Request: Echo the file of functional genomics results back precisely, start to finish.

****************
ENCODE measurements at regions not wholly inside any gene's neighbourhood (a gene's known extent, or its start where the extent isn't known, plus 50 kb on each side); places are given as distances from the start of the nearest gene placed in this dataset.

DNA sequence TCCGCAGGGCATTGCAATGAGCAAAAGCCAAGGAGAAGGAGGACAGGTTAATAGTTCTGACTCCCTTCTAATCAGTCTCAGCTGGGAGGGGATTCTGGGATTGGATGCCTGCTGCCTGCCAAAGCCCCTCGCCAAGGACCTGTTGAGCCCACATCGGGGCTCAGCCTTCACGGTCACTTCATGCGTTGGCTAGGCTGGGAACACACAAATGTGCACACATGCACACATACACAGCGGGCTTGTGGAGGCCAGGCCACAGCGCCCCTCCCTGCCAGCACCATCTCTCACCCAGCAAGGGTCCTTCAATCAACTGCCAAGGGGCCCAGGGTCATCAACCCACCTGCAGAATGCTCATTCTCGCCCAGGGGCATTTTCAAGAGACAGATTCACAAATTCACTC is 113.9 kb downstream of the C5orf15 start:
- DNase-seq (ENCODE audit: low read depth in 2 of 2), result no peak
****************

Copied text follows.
ENCODE measurements at regions not wholly inside any gene's neighbourhood (a gene's known extent, or its start where the extent isn't known, plus 50 kb on each side); places are given as distances from the start of the nearest gene placed in this dataset.

DNA sequence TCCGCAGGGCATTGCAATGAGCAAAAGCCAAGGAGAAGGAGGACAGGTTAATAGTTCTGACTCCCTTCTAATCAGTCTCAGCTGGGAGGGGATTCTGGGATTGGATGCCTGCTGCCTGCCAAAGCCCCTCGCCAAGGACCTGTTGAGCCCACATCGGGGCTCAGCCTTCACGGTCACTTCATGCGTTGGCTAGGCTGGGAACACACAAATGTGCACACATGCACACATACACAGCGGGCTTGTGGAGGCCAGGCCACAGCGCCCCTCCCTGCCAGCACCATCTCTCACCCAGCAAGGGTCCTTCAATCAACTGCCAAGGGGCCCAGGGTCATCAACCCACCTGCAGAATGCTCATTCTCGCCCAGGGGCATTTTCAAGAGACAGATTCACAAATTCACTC is 113.9 kb downstream of the C5orf15 start:
- DNase-seq (ENCODE audit: low read depth in 2 of 2), result no peak